Duval describes himself as wandering Tokyo like a lost child in a nameless labyrinth, explaining his condition in reference to Nakahira’s words;
In our everyday life, we see the world as something that has already been clarified. Otherwise, it would probably be impossible to live a stable and continuous life. But in reality, what do we know about the world? Don’t we just believe that we know something about it?
Without language the American in Tokyo is thrown back on a more primitive engagement, eating fruit because it needs no label as a survival strategy and because, “If I wandered as an illiterate, I became more literate with regard to my senses.” This comes home to him most vividly on receiving the translations of interviews he recorded with photographers. On seeing their words in English, he is astonished that when he was listening to them how his senses, his reading of their body language, left him with quite different impression of what they were in fact saying. He concludes by asking which was more accurate, the linguistic or sensual impression.
Try getting Google to translate a passage of Nakahira in the original Japanese into English. What emerges is a jumbled haiku, with an odd, disjointed meaning but perversely poetic or hilarious. The language barrier means that to understand Japanese photography requires more than a literal transcription and the reader of A/FIXED is in the capable hands of translators Lee Heward and Keasha Misiaszek.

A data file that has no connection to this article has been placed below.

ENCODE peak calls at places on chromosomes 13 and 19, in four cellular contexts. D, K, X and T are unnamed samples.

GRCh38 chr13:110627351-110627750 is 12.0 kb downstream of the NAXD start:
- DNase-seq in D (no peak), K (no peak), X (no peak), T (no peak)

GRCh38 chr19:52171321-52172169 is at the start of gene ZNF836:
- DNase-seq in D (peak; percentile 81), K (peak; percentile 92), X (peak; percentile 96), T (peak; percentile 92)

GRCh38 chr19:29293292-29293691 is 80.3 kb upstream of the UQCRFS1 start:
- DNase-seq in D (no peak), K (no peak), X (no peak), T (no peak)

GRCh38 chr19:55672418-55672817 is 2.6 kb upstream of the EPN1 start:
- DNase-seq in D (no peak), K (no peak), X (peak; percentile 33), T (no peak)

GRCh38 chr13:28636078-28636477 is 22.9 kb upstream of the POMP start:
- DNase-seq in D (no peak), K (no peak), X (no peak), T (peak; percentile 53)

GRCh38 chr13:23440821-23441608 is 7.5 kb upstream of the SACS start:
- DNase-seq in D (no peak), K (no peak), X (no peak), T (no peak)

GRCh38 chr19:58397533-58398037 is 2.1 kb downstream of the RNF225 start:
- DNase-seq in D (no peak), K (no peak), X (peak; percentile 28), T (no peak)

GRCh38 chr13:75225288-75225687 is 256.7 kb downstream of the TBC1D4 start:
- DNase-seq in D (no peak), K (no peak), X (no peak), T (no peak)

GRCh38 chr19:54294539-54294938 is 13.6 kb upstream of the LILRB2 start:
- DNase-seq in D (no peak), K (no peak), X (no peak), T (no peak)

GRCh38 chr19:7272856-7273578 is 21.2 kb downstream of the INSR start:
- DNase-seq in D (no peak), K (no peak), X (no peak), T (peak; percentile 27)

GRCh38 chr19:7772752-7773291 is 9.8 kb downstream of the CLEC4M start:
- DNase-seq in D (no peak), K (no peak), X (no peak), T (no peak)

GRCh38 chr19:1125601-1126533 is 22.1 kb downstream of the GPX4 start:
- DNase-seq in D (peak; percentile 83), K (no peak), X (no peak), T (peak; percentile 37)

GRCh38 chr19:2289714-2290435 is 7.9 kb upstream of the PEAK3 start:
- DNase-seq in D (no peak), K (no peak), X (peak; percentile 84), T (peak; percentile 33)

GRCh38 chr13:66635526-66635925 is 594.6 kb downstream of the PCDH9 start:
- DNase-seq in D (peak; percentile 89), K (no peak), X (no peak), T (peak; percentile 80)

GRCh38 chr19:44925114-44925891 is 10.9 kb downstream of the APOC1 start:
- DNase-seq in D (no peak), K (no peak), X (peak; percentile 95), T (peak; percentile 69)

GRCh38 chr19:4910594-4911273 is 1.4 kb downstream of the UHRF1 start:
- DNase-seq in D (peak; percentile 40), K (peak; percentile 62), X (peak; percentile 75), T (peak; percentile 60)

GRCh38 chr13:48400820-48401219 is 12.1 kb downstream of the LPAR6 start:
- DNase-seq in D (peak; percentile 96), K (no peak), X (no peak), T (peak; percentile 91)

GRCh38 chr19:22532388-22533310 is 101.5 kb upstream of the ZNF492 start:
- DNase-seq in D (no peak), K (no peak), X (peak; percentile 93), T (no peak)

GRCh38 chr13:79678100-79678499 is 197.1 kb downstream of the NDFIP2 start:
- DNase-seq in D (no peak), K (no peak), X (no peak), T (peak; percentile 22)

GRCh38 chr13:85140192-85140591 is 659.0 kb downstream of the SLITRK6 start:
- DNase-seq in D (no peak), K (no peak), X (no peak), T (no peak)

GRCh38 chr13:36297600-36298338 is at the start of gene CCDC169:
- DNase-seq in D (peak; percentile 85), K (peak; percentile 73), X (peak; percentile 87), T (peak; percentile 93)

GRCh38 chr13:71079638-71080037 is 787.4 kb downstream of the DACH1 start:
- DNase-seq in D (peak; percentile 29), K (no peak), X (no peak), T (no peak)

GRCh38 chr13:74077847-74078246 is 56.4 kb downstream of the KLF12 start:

To add further complexity, the Provoke group were setting out to create a new photographic discourse, to reinvent it…’for a language to come’ (the title of the first photobook by Takuma Nakahira, 1970, discussed in The Intersection of Language and Photography in Takuma Nakahira’s ‘For a Language to Come’ in this issue of A/FIXED.)
To this end, Editor Tsuyoshi Ito provides in A/FIXED an intermediation, not a mere guide, that leads through interview directly to the photographers, the commentators in Japan and to curators like Simon Baker, from 2009 Tate’s first Curator of Photography (now in a new role as director of the Maison Européenne de la Photographie in Paris) who staged William Klein + Daido Moriyama in 2012. He describes the unifying factor in the diverse image-making of Moriyama and of the Provoke movement as a whole as an experimental ‘openness to chance’ and, echoing Nakahira,
to give a sense of the perspective from which the person making the images is seeing the world. So it’s about experience—how do we experience life in the world around us?
So it is with Moriyama, whom we should recognise not as an historical figure, but as still a current force, who of his latest book released in 2015 says;